Does reviewing inform my playing?

Concert grand piano on the stage at London’s Wigmore Hall (picture source The Guardian)

This post was prompted by this question from a friend: “How has reviewing piano concerts influenced your own playing?”.

In the 18 months I’ve been reviewing for Bachtrack, I’ve been to many excellent solo piano and chamber recitals, given by top international artists, and lesser-known, or up-and-coming artists too, at venues large and small. Reviewing has been a way of indulging my passion for piano music, while also being allowed to write about it, and, I hope, share my passion with others. When I select concerts to review, I tend to make choices largely based on repertoire rather than performer, though this year I have made one or two deliberate choices to hear certain performers, out of curiosity, namely Yuja Wang and Benjamin Grosvenor. I also wanted to hear again Marc-André Hamelin and Pierre-Laurent Aimard, and for the first time, Noriko Ogawa.

I often urge my students to go to concerts for “inspiration” (sadly, few of them take up my suggestion). There is something very special about live music, and seeing and hearing a professional musician at work can be illuminating and inspiring – and sometimes just jaw-droppingly extraordinary (in the case of Hamelin). You don’t experience that same excitement from hearing music, however expertly played, on disc, as you do in the concert hall. You can listen to a disc any number of times, but in the concert hall, it’s an entirely unique experience – for performer and audience. I’ve heard a couple of pianists in the same repertoire at different concerts, and after a pause of several years, and have been surprised, and excited, at the changes in the music. Not significant changes of interpretation, but small adjustments – a little more rubato here, some subtle shading or tenuto there – which shine a new light on the works or highlight different aspects. As a performer, it is these flashes of illumination and insight that make performing such an interesting and exciting experience, aside from the cultural gift of sharing music with others.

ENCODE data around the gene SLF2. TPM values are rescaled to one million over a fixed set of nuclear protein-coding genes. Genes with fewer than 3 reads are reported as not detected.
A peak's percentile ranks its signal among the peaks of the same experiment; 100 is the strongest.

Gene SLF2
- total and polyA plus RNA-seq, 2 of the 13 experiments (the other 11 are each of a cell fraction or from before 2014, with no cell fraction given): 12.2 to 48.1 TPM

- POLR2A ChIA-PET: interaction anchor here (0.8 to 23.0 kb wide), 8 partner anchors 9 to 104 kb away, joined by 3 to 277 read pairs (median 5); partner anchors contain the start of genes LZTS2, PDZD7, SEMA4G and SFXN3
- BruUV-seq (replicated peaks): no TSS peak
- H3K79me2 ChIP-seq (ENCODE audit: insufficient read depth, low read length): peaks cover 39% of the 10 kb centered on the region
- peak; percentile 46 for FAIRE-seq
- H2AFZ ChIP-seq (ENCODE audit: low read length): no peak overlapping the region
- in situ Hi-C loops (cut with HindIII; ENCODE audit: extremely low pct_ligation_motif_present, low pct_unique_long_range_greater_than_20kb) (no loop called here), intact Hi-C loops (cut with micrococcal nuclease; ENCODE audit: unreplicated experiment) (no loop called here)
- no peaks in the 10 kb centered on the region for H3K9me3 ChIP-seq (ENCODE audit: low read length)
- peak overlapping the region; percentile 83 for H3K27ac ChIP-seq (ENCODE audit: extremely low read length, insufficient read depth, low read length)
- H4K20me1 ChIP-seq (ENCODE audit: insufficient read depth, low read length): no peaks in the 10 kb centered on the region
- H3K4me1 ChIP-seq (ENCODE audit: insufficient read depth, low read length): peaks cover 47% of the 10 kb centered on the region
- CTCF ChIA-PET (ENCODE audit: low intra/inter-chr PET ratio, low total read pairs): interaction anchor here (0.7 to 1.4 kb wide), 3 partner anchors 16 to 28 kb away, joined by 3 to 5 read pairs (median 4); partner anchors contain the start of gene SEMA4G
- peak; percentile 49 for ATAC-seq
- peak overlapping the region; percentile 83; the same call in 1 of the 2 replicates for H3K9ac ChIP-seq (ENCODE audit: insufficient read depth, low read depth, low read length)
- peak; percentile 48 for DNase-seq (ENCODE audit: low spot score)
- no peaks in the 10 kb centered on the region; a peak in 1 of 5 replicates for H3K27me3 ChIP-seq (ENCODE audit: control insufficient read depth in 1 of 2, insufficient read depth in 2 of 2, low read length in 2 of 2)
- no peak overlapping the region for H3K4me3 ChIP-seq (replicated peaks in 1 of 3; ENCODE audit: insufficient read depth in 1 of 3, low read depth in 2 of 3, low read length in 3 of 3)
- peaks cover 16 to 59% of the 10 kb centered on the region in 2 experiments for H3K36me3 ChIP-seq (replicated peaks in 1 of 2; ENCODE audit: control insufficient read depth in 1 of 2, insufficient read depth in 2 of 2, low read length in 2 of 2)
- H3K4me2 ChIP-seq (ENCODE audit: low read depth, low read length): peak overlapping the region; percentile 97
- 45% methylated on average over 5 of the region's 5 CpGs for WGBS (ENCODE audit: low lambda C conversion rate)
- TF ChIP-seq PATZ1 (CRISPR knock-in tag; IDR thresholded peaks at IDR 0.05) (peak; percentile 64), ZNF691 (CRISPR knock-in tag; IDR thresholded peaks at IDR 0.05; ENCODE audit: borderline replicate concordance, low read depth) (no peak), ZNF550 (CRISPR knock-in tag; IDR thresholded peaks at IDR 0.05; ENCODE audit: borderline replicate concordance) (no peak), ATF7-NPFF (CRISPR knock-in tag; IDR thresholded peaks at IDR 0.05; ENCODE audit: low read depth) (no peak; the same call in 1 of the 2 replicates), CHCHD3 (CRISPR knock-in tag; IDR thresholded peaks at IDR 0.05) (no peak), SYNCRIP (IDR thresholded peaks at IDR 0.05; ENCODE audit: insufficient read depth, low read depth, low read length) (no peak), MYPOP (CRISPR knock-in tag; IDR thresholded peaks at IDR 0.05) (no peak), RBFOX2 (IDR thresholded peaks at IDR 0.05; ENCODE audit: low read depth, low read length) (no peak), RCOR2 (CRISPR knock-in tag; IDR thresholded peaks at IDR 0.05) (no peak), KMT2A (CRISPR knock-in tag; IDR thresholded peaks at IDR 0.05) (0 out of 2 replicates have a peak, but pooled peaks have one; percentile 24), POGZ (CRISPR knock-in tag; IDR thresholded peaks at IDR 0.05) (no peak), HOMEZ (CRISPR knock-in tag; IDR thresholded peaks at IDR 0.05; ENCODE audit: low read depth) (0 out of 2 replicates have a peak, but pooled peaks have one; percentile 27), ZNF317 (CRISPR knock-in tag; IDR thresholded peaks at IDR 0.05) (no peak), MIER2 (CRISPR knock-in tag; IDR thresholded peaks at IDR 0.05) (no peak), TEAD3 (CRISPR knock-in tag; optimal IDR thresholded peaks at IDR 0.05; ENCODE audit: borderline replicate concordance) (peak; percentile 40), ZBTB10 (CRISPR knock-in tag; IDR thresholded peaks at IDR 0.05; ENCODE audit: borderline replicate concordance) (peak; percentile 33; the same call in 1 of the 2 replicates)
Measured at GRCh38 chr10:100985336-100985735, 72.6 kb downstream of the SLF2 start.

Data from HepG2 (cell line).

I couldn’t really claim that any particular concert or performer has directly informed my playing, but occasionally I’ve considered some of my repertoire in a new way after hearing it in concert. One is unlikely to pick up any nuggets of technique in the concert hall: you’re often too far away from the stage to see details, but listening attentively is helpful, particularly for pedalling. It’s amazing how many pro pianists don’t seem to know how to pedal properly, or who use the pedal as some kind of on-off switch to hide mistakes or inconsistencies of technique. I’ve been doing a lot of work on refining my pedal technique this year, specifically with regard to Mozart’s Rondo in A minor K511 (which requires very minimal pedal), so I have a heightened sensitivity about sloppy or inconsistent pedalling! Peter Donohoe, in his early spring concert at Queen Elizabeth Hall, gave a fantastic demonstration of how to pedal Debussy effectively in his performance of Estampes (read my review here). It was an enlightening and expert performance.